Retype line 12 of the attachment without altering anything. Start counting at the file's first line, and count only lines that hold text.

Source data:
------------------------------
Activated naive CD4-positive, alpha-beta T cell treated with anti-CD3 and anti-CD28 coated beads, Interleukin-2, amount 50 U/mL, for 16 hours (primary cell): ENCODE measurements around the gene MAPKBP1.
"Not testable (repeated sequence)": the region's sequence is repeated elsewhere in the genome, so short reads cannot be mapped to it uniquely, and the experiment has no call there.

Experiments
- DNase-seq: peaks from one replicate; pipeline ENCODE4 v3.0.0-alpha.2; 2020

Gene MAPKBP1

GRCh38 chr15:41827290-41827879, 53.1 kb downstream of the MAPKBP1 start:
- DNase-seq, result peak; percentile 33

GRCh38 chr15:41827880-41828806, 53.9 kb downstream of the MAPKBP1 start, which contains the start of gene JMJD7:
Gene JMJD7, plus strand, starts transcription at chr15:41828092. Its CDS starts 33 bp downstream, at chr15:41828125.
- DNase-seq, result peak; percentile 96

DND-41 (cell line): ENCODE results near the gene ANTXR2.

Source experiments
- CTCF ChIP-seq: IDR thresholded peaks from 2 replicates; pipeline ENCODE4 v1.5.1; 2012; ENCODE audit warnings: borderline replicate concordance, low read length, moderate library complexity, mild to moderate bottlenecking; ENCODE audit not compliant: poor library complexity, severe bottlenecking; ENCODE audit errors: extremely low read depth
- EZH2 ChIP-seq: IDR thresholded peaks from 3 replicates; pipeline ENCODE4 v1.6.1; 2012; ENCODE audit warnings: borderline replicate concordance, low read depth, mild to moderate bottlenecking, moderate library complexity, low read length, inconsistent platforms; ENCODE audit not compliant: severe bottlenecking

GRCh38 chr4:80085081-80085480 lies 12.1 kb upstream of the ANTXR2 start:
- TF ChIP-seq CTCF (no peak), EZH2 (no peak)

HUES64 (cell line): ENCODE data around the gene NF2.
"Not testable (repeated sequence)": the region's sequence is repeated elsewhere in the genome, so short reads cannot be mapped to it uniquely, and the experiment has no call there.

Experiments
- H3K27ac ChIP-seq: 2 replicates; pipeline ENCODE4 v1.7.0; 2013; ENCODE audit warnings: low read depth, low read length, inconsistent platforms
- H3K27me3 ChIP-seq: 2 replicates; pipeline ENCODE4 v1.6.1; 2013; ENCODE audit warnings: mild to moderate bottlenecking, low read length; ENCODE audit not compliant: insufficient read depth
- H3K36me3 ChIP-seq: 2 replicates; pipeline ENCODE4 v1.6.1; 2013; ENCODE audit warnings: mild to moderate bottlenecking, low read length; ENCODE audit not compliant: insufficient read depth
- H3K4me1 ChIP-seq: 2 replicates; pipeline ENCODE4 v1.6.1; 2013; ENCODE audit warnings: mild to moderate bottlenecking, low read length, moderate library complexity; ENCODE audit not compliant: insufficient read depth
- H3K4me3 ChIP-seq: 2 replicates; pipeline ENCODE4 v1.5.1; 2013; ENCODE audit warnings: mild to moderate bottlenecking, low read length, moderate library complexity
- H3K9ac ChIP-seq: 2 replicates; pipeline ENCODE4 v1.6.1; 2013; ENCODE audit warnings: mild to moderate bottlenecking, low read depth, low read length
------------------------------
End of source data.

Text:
Source experiments